The patients discussed in the article had no other dental-related problems, the authors noted.
"These cases may represent a rare manifestation of COVID-19 which should be borne in mind in patients presenting with edema of the tongue or floor of mouth, especially in the absence of a clear source," wrote the group, led by Dr. David McGoldrick from the oral and maxillofacial surgery department at Queen Elizabeth Hospital in Birmingham, U.K.
Evidence has shown that a variety of oral manifestations, including ulcers and geographic tongue (also being called "COVID tongue"), may be linked to infection with SARS-CoV-2. Indeed, a dentist may have recently diagnosed asymptomatic cases of infection from routine dental exams of two teenagers who had good oral hygiene but bleeding gums and multiple oral lesions.
Based on such findings, it's thought that tongue and mouth swelling may also be linked to the novel coronavirus, and McGoldrick and colleagues described two potential cases from the U.K.
A 53-year-old man
In the first case, a 53-year-old man went to the hospital after experiencing tongue and floor-of-mouth swelling for one day. He had no history of trauma, dental pain, or salivary symptoms, and he had no known symptoms of COVID-19.
A computed tomography (CT) scan showed the man had neck and mouth edema, which clinicians suspected may have been caused by Ludwig angina, a rare bacterial infection that often occurs after a tooth abscess. The patient was transferred to the hospital's department of oral and maxillofacial surgery for evaluation. The man had soft bilateral neck swelling and an edematous, raised floor of mouth, but clinicians could not find a dental source of infection, the authors wrote.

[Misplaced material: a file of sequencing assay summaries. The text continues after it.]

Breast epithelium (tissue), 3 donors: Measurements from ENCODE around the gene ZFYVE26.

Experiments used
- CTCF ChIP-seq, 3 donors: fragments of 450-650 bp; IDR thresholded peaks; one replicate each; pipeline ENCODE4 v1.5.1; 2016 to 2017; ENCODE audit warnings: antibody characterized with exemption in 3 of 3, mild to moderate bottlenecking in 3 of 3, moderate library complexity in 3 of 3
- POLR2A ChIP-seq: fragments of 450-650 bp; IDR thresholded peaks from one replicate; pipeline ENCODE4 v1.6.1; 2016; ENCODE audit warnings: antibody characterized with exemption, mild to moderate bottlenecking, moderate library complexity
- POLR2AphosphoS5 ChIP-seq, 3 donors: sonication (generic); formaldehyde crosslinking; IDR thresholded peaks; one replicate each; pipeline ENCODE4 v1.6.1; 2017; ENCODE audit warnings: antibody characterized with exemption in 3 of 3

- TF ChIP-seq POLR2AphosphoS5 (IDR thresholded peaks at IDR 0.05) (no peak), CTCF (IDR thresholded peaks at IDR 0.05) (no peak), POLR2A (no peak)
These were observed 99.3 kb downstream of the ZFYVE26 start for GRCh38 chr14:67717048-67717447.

The man was admitted to the hospital for steroid therapy. A subsequent polymerase chain reaction test confirmed infection with the novel coronavirus. The patient improved, and he was discharged after one day, McGoldrick and colleagues wrote.
A 22-year-old man
The second case involved a patient who presented to the hospital with a day of tongue pain and swelling. He was found to have moderate tongue swelling and mild voice changes. An endoscopic exam of the nose showed swelling of the man's nasal mucosa and tongue base. A CT scan confirmed the patient had generalized tongue swelling, specifically at its base, as well as lung changes consistent with COVID-19.
While clinicians were waiting for the imaging results, the patient became uncooperative and discharged himself from the hospital. He left before a confirmatory COVID-19 test could be performed.
No dental or other maxillofacial cause was identified in either case, the authors noted. The rare COVID-19 presentation may be due to the tongue's epithelial cells having a high concentration of angiotensin-converting enzyme 2 receptors. Organs with these receptors may be more vulnerable to an inflammatory response, they wrote.
"Although correlation does not imply causation, we feel both of these cases may represent a rare presentation of COVID-19," McGoldrick and colleagues concluded.
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